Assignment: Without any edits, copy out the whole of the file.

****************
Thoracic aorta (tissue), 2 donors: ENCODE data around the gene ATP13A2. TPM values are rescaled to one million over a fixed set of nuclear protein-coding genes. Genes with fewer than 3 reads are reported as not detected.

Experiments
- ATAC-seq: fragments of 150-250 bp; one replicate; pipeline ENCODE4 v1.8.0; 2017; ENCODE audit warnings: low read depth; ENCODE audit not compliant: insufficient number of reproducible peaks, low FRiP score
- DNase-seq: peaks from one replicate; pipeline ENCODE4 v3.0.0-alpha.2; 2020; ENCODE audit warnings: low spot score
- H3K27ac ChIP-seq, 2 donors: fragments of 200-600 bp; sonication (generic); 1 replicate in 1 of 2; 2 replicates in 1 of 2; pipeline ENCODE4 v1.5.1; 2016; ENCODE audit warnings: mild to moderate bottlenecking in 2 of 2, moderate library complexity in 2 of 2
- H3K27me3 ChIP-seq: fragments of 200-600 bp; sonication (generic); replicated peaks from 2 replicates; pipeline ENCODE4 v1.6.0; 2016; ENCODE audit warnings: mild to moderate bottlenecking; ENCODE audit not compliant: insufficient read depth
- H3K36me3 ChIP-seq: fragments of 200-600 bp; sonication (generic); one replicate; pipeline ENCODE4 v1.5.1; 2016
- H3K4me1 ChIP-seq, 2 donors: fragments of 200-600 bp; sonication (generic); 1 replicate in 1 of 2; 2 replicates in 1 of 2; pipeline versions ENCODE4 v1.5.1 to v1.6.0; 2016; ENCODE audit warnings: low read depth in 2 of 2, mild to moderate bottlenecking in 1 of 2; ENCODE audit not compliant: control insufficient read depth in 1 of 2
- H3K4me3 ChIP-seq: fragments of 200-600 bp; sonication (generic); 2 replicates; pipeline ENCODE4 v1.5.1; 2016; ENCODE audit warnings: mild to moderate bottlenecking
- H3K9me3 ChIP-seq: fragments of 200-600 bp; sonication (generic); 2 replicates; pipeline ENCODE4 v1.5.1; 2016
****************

Thoracic aorta (tissue), 2 donors: ENCODE data around the gene ATP13A2. TPM values are rescaled to one million over a fixed set of nuclear protein-coding genes. Genes with fewer than 3 reads are reported as not detected.

Experiments
- ATAC-seq: fragments of 150-250 bp; one replicate; pipeline ENCODE4 v1.8.0; 2017; ENCODE audit warnings: low read depth; ENCODE audit not compliant: insufficient number of reproducible peaks, low FRiP score
- DNase-seq: peaks from one replicate; pipeline ENCODE4 v3.0.0-alpha.2; 2020; ENCODE audit warnings: low spot score
- H3K27ac ChIP-seq, 2 donors: fragments of 200-600 bp; sonication (generic); 1 replicate in 1 of 2; 2 replicates in 1 of 2; pipeline ENCODE4 v1.5.1; 2016; ENCODE audit warnings: mild to moderate bottlenecking in 2 of 2, moderate library complexity in 2 of 2
- H3K27me3 ChIP-seq: fragments of 200-600 bp; sonication (generic); replicated peaks from 2 replicates; pipeline ENCODE4 v1.6.0; 2016; ENCODE audit warnings: mild to moderate bottlenecking; ENCODE audit not compliant: insufficient read depth
- H3K36me3 ChIP-seq: fragments of 200-600 bp; sonication (generic); one replicate; pipeline ENCODE4 v1.5.1; 2016
- H3K4me1 ChIP-seq, 2 donors: fragments of 200-600 bp; sonication (generic); 1 replicate in 1 of 2; 2 replicates in 1 of 2; pipeline versions ENCODE4 v1.5.1 to v1.6.0; 2016; ENCODE audit warnings: low read depth in 2 of 2, mild to moderate bottlenecking in 1 of 2; ENCODE audit not compliant: control insufficient read depth in 1 of 2
- H3K4me3 ChIP-seq: fragments of 200-600 bp; sonication (generic); 2 replicates; pipeline ENCODE4 v1.5.1; 2016; ENCODE audit warnings: mild to moderate bottlenecking
- H3K9me3 ChIP-seq: fragments of 200-600 bp; sonication (generic); 2 replicates; pipeline ENCODE4 v1.5.1; 2016